A group led by Marubeni Corp. is setting up a floating wind turbine off the coast of Fukushima Prefecture, aiming to commercialize the unproven technology and create an industry in the region ravaged by the 2011 quake, tsunami and nuclear calamities.
The 11-member group plans this month to tow a turbine made by Hitachi Ltd. and mounted to a semisubmersible structure from a dock near Tokyo, said Takahide Soeda, an official at the Ministry of Economy, Trade and Industry.
The 2-megawatt turbine, funded by the central government, is expected to start running in mid-October.
“There are test turbines in Portugal and Norway, but there have been no commercial floating offshore turbines in the world,” Soeda said in a briefing June 14. “We are bringing together Japanese technology to make floating offshore wind viable.”
Surrounded by deep oceans, for Japan floating wind turbines hold the promise of opening up large areas where clean energy can be generated. The technology involves attaching turbines to structures that float in areas too deep for traditional towers that are fixed to the seafloor.
Prime Minister Shinzo Abe’s Cabinet earlier this month approved a set of science and technology strategies, including a target to make the floating offshore wind technology viable by 2018.
The project will include a floating substation that will be the first of its kind. It will be located about 20 km from Fukushima’s coastline in 120-meter deep waters, according to officials. The group is planning to install two more turbines with 7 megawatts of capacity each. The trade ministry has said capacity may be expanded to 1,000 megawatts.
“Marubeni is considering turning this into a commercial project,” Rentaro Hosoya, an assistant manager at the trading house’s power industry team, said at the briefing. “We’ll make our decision on capacity based on the results of” the project.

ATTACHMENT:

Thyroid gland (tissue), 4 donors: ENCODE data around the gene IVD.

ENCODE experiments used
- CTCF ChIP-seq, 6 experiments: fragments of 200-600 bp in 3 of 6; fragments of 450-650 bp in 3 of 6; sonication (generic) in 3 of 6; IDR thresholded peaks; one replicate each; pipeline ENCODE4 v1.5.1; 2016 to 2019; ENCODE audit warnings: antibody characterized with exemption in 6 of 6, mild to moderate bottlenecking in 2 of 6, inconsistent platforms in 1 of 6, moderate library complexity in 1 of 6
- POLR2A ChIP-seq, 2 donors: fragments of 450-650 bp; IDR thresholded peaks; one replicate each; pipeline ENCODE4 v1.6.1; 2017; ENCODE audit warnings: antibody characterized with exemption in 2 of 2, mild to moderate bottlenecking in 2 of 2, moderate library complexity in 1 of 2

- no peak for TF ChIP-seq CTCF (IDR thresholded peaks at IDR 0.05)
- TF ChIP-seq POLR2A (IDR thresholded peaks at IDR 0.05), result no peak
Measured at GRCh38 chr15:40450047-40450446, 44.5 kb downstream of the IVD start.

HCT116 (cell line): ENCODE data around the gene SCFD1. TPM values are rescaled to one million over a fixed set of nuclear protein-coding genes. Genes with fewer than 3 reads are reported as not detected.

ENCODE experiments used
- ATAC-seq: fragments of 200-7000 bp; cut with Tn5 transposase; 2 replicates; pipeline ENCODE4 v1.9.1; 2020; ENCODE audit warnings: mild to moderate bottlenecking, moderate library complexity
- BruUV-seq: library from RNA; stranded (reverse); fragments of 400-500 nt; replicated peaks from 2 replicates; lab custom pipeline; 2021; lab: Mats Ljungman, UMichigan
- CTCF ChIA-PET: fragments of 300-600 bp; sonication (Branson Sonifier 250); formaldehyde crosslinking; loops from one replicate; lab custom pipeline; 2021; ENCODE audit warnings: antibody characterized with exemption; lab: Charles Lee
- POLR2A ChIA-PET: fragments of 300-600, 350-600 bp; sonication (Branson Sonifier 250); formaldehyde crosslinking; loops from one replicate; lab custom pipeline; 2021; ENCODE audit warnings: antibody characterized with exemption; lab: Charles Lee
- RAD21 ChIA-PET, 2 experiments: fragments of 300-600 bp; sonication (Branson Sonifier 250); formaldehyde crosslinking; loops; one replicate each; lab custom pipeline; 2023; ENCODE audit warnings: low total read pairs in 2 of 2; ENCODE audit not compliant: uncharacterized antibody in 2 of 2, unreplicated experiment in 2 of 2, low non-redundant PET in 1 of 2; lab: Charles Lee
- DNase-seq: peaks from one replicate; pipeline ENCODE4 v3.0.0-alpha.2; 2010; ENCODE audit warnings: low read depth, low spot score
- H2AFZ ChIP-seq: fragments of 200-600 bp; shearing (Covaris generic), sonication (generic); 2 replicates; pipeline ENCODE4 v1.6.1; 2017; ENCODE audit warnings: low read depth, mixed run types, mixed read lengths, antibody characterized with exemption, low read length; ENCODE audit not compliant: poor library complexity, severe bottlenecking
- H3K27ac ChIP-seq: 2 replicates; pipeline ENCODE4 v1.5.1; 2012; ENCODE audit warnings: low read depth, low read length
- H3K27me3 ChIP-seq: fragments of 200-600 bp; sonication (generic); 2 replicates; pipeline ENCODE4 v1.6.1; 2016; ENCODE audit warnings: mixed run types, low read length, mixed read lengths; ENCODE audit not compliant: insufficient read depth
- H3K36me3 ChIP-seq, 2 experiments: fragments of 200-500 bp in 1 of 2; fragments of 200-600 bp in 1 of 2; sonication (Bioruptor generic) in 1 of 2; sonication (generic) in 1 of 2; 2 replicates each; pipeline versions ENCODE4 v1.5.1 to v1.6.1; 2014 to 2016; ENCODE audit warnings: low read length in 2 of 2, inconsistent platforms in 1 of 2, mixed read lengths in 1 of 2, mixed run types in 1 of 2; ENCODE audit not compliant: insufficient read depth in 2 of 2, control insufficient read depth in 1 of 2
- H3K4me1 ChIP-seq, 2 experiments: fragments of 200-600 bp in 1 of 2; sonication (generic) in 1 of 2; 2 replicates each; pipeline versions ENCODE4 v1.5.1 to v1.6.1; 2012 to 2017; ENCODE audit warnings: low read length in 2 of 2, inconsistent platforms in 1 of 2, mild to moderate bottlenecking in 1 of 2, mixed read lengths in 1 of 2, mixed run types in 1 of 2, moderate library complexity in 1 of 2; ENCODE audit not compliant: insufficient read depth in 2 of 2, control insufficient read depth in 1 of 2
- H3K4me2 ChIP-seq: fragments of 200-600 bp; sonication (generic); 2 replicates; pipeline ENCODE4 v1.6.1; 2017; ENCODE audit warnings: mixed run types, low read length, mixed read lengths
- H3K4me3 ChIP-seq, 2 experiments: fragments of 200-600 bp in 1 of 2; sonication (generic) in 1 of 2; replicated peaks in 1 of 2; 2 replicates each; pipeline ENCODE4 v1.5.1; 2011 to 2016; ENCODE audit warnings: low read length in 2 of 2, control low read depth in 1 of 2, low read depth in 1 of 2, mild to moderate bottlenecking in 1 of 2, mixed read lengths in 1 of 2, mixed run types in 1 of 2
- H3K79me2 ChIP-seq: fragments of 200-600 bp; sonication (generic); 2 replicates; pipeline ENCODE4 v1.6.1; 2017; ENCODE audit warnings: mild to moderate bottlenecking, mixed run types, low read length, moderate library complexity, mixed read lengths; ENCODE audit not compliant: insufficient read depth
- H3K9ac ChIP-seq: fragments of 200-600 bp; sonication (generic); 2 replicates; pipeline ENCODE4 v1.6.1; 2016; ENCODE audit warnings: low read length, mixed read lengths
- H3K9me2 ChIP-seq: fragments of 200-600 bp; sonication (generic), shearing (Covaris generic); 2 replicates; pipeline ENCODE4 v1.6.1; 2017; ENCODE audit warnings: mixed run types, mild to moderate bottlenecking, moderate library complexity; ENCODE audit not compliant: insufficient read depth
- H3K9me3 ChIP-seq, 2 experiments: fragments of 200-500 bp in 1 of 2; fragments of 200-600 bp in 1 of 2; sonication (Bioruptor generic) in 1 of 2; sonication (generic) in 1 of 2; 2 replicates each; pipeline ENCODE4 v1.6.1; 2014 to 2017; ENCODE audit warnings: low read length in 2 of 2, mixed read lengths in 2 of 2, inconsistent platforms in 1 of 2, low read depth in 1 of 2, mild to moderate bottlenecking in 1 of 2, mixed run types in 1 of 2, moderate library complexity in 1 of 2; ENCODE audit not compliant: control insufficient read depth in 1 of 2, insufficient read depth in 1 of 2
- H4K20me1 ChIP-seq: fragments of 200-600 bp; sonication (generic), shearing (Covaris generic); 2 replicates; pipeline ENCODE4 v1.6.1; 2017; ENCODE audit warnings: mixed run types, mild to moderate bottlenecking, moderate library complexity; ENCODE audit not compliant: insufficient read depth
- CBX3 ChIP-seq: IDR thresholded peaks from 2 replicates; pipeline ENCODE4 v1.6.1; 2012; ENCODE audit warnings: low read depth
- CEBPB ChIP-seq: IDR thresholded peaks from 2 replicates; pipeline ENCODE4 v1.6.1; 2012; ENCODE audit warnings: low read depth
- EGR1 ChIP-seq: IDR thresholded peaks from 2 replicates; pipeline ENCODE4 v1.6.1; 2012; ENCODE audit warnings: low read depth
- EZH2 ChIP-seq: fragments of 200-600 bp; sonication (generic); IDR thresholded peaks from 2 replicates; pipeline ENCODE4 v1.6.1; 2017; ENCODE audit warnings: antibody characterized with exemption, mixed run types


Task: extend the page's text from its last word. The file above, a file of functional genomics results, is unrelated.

Marubeni and Innovation Network Corp. of Japan last year bought Seajacks International Ltd., the operator of self-propelled vessels used to install and maintain offshore wind turbines in the North Sea, between Britain and Scandinavia. A Seajacks unit in Japan was established to develop the offshore wind installation market at home and in other parts of Asia, Marubeni said in a June 3 statement.
METI has earmarked a total of ¥22 billion for the five-year undertaking, exceeding the original estimate of ¥18.8 billion, according to Hiroyuki Iijima, a ministry official in charge of the project.
Some costs were unforeseen, Iijima said. For example, engineers found that geological formations in the area were two layers rather than the single one they initially thought, requiring extra tests before anchors could be set to fix floating structures. Officials are reviewing costs before requesting a budget for the next fiscal year, he added.
Existing offshore substations in European countries, including Britain and Denmark, are mounted on the bottom of the sea, whereas the version off Fukushima will float, Iijima reiterated.
“The challenge is cost, not technology,” said Justin Wu, the Hong Kong-based head of wind analysis at Bloomberg New Energy Finance. “With some testing and refinement, it can work well, but it will be extremely expensive. So by 2018 Japan can have commercial models of floating foundations ready, but they’ll probably cost a lot more than the other types of foundations being used.”
Fukushima Prefecture hopes to create clean energy jobs and is seeking to become a hub in the wind industry with the pilot project, the group said in a statement when it was picked in March 2012 by METI to conduct the pilot project.